Kroll's Advanceview and Inview Not Exempt from Minnesota Sales Tax

Kroll's Advanceview and Inview Not Exempt from Minnesota Sales Tax

September 21, 2018

This past Friday, Judge Joanne Turner granted the Defendant's Motion for Summary Judgment in Ontrack v. Comm'r of Revenue, No. 8977-R, 2018 Minn. Tax LEXIS 50 (Minn. T.C. Sept. 14, 2018).   This case before the Minnesota Tax Court for the County of Hennepin concerned whether Kroll's Advanceview and Inview systems were "used primarily to electronically transmit results retrieved by a customer of an online computerized data retrieval system," under Minn. Stat. § 297A.68 which makes such systems exempt from sales tax.  Kroll also sought a refund for sales tax paid on electricity used to produce personal property. 

 

Advanceview is early case assessment software which is used to narrow down raw data sets of 100 GBs down often by 50% or more by filtering by file types and keywords.   Inview is a document review platform which can automatically categorize and prioritize documents.  Inview includes the ability to prepare electronic files for production as either tiff images or native files.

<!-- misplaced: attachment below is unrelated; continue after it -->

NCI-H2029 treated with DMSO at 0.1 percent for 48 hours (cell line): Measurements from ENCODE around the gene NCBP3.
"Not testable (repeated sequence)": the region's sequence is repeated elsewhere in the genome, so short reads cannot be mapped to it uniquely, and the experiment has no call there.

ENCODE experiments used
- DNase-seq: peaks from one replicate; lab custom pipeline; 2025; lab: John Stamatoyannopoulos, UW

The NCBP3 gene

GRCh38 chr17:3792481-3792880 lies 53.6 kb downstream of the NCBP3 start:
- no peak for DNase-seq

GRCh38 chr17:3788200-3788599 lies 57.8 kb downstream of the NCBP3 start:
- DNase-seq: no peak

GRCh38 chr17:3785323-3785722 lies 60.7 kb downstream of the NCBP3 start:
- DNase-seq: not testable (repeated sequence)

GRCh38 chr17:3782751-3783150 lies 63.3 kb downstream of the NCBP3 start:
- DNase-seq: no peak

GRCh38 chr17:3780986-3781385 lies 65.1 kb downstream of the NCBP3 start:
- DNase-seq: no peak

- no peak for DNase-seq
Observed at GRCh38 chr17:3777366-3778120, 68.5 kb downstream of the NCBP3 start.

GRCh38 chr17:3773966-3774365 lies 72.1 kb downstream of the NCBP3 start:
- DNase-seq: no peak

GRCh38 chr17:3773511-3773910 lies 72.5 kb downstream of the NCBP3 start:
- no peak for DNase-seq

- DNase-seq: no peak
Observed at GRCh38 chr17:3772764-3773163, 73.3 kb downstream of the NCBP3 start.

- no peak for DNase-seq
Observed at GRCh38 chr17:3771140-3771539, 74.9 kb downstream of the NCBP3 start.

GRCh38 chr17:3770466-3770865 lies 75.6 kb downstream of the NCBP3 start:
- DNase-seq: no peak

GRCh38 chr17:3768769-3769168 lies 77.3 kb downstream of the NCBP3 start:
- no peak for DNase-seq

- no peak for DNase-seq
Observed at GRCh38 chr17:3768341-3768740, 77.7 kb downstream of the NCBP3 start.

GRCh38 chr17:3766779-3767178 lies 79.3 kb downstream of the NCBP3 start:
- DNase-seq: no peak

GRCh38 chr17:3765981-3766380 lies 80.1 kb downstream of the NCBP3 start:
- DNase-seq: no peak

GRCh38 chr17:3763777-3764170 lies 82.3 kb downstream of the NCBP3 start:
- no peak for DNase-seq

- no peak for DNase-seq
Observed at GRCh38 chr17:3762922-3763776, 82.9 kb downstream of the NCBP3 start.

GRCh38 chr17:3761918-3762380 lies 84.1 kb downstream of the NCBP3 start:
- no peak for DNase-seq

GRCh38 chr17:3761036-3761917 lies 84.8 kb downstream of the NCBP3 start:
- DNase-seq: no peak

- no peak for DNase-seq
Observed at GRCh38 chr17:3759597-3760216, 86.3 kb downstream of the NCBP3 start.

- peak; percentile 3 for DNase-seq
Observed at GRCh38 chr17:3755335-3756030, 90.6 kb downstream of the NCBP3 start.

Kroll filed a refund claim for more than $1 million for cost of its capital equipment which the Commission denied in full.    Judge Turner noted that subdivision 5(d)(8) of Minn. Stat. § 297A.68 specifies that the information on a data retrieval system must be equally accessible and available to all users of the system.    Her opinion states that, "a customer of the Kroll system can access only the database of documents it has uploaded to and stored on the Kroll system and cannot access the database of documents uploaded and stored by other customers", and so cannot be considered a data retrieval system under the statute.  Ontrack, 2018 Minn. Tax LEXIS 50 at *12.  Judge Turner rejected Kroll's argument that only the search tools used in Advanceview and Inview need to be accessible to all customers.    

 

The Court also held Kroll did not engage in the industrial production of personal property.   "Kroll describes itself here as in the business of providing'technology-driven services.' Kroll makes no mention of providing its client with products, or anything resembling personal property as defined in Minn. Stat. §297A.61, subd. 10(a)."  Id. at *18.   Kroll did not qualify for a sales tax refund for its electrical bills.   

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